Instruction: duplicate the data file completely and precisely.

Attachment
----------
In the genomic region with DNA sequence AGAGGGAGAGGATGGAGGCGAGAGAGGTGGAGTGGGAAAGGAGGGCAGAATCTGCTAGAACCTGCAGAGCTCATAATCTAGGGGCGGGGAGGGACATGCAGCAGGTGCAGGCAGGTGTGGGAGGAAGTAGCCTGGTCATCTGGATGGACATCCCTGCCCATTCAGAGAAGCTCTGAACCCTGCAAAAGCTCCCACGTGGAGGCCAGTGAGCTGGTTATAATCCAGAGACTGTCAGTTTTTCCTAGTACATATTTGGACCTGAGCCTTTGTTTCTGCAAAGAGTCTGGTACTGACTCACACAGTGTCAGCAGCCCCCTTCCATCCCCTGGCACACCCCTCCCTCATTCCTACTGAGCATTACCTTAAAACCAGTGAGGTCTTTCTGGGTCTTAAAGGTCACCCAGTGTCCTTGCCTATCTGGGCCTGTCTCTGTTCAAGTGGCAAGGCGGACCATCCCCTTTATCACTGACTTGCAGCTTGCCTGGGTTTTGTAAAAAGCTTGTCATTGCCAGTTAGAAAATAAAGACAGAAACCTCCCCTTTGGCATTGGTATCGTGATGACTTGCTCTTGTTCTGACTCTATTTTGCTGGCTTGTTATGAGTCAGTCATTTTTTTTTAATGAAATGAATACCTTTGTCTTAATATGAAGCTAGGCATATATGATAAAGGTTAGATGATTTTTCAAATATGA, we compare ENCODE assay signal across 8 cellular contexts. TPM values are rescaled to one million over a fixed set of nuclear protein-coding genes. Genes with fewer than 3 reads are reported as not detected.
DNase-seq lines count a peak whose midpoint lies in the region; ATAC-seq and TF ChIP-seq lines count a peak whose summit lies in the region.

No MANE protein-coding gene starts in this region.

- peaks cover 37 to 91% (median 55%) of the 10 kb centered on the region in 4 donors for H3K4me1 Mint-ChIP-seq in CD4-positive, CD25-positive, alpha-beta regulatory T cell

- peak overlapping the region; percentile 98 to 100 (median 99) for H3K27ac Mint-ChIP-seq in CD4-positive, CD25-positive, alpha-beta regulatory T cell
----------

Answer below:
In the genomic region with DNA sequence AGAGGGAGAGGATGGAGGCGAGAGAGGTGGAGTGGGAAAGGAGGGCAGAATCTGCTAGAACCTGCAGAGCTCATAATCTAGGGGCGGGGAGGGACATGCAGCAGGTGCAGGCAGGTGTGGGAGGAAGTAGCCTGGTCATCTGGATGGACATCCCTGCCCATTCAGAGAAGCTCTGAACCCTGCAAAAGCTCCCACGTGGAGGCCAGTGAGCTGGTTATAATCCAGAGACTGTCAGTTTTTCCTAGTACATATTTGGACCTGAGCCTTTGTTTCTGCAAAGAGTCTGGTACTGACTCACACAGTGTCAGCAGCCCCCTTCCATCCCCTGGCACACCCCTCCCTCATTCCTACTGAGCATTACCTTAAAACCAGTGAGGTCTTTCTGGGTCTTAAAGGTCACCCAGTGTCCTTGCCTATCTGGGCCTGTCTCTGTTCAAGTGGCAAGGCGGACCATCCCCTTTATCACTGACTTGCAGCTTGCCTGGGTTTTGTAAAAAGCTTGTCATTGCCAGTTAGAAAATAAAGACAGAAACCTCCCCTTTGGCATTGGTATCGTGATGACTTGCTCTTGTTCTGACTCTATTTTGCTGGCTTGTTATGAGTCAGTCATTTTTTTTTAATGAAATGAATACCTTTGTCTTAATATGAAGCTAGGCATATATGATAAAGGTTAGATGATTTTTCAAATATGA, we compare ENCODE assay signal across 8 cellular contexts. TPM values are rescaled to one million over a fixed set of nuclear protein-coding genes. Genes with fewer than 3 reads are reported as not detected.
DNase-seq lines count a peak whose midpoint lies in the region; ATAC-seq and TF ChIP-seq lines count a peak whose summit lies in the region.

No MANE protein-coding gene starts in this region.

- peaks cover 37 to 91% (median 55%) of the 10 kb centered on the region in 4 donors for H3K4me1 Mint-ChIP-seq in CD4-positive, CD25-positive, alpha-beta regulatory T cell

- peak overlapping the region; percentile 98 to 100 (median 99) for H3K27ac Mint-ChIP-seq in CD4-positive, CD25-positive, alpha-beta regulatory T cell